Commons debate on shock closure of Swaminarayan School set to take place

The Swaminarayan School in Neasden.

The Swaminarayan School in Neasden. - Credit: Archant

National politicians will on Wednesday discuss the shock decision by trustees to close Neasden’s Swaminarayan School.

Ahead of the Commons debate, set to take place in Westminster Hall at 11am, MP Virendra Sharma told the Brent & Kilburn Times: “It’s a real loss that no longer will the Hindu community in west London have access to a school with this ethos.

“I think it is disappointing the governors of the school were not able, or willing, to consult broadly on the school’s future. The closure was a decision taken quickly and seemingly with the motive of profit.”

The school told this newspaper last month it had decided to shut from 2019 because of falling income and increased competition. Following a series of heated meetings with parents, it was agreed to delay the closure first to 2020 and then prospectively to 2021.

“A charitable foundation, offering an education with a Hindu ethos should embrace that ethos and continue to offer a space for the Hindu community to gather, educate themselves and to grow as a group.”

MP Keith Vaz, who lives in neighbouring Harrow –which is home to a number of the school’s pupils – said: “The Swaminarayan School is a national centre of excellence. It has produced outstanding results. It has wonderful teachers. It must not close.”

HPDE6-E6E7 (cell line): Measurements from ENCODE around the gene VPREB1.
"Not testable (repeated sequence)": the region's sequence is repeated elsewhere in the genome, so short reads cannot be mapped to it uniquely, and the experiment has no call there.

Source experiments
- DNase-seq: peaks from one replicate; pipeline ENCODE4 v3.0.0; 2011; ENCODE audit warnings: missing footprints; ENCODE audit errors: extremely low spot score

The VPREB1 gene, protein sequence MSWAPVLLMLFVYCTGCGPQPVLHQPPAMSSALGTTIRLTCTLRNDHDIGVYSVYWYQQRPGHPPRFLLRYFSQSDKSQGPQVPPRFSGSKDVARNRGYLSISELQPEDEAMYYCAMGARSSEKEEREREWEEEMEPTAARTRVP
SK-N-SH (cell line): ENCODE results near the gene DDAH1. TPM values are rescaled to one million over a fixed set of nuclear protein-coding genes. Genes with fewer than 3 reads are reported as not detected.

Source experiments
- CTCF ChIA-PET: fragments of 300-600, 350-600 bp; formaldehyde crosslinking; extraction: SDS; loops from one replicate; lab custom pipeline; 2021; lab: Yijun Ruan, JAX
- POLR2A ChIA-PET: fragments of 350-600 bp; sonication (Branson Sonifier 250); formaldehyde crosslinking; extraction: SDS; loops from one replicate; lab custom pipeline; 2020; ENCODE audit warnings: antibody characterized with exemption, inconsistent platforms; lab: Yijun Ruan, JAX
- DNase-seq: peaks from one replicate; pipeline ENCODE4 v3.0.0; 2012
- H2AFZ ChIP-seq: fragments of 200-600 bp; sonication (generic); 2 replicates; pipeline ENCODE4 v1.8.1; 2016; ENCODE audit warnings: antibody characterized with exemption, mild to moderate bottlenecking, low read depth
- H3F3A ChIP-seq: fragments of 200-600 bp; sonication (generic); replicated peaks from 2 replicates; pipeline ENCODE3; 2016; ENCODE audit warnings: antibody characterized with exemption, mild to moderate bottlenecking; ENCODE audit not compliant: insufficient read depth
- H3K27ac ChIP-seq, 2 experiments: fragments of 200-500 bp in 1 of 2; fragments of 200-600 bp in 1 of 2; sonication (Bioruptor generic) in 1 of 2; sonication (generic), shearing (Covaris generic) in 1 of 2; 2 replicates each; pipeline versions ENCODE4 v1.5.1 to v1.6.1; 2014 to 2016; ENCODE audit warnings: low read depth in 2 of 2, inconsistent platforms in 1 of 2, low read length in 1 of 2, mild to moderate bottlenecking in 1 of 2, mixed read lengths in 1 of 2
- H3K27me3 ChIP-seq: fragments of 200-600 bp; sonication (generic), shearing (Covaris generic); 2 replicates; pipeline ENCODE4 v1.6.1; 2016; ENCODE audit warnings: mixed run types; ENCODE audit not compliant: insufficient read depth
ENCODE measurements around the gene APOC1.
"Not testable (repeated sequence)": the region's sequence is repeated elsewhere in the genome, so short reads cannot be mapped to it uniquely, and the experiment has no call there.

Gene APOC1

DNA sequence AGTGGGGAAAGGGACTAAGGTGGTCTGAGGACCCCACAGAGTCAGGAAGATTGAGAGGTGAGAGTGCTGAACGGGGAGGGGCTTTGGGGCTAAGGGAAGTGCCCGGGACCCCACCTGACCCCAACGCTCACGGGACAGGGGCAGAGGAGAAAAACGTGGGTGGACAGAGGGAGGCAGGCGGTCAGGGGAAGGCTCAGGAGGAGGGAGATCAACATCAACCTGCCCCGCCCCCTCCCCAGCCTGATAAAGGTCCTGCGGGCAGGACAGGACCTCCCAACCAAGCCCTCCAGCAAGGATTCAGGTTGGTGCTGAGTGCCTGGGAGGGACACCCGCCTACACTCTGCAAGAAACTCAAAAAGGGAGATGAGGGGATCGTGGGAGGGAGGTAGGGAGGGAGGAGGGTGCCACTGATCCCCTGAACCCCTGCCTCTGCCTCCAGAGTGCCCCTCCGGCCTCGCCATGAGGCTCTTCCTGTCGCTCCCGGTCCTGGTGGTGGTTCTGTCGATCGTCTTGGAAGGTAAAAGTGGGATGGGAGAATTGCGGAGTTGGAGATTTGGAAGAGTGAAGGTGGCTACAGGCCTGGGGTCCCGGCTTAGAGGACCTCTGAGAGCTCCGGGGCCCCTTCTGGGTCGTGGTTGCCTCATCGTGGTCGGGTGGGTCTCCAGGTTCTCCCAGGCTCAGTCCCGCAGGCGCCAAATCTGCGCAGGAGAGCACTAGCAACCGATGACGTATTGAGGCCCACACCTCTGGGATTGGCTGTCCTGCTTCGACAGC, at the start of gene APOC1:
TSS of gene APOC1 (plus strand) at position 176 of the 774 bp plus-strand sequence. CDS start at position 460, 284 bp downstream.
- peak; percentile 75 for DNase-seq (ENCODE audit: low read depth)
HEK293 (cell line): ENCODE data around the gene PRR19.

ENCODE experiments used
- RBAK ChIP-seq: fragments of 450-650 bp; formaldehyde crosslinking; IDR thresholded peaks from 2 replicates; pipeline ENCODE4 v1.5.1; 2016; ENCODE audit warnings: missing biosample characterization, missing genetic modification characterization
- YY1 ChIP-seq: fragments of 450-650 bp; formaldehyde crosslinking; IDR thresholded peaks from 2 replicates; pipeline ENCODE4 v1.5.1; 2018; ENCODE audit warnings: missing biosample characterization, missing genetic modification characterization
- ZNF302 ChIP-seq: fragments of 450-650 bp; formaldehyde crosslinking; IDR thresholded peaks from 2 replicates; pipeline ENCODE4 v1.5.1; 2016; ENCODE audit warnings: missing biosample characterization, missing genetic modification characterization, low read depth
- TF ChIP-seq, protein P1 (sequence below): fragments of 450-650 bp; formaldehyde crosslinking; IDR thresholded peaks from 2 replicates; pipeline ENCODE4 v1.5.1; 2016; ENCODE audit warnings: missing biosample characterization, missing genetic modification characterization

Another meeting between parents and the school’s trustees took place on Tuesday last week. Five parents met two school trustees, two trustees from Neasden Temple – whose operator BAPS owns the school – and a governor.

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The parents were there to present their financial plan in the hope of keeping the school open for another seven years, rather than the two or three already promised. But they came away empty-handed.

“We gained a lot of insight into the structure of the school, the school’s operating trust, connection with Nilkanth estates and BAPS,” said parent Parag Bhargava.

“Our financial plan was reviewed, but has had to be revised due to some points not being taking into consideration such as the return of parent deposits and redundancy payments.”

The trustees said there were no plans to redevelop the site.

Parag added: “We hope can work together to ensure that the maximum number of parents and children can leave the school on a positive note.”

Brent councillor Ketan Sheth, who was among the first to speak out about the closure plans last month, said: “I am pleased that my colleague Virendra Sharma MP has successfully secured a parliamentary debate on this important subject.

“Over the past 25 years, the school, which was founded by HH the Pramukh Swami Maharaj, has become one of most successful small independent schools in the UK and is recognised as such nationally and internationally.

“Therefore, it is quite right that the UK Parliament debates this sudden and shocking announcement to close it without any prior engagement or consultation with the pupils, parents, staff or the community.”

Trustees have said the decision not to consult was taken so as not to worry or destabilise the school community before any firm plans had been made.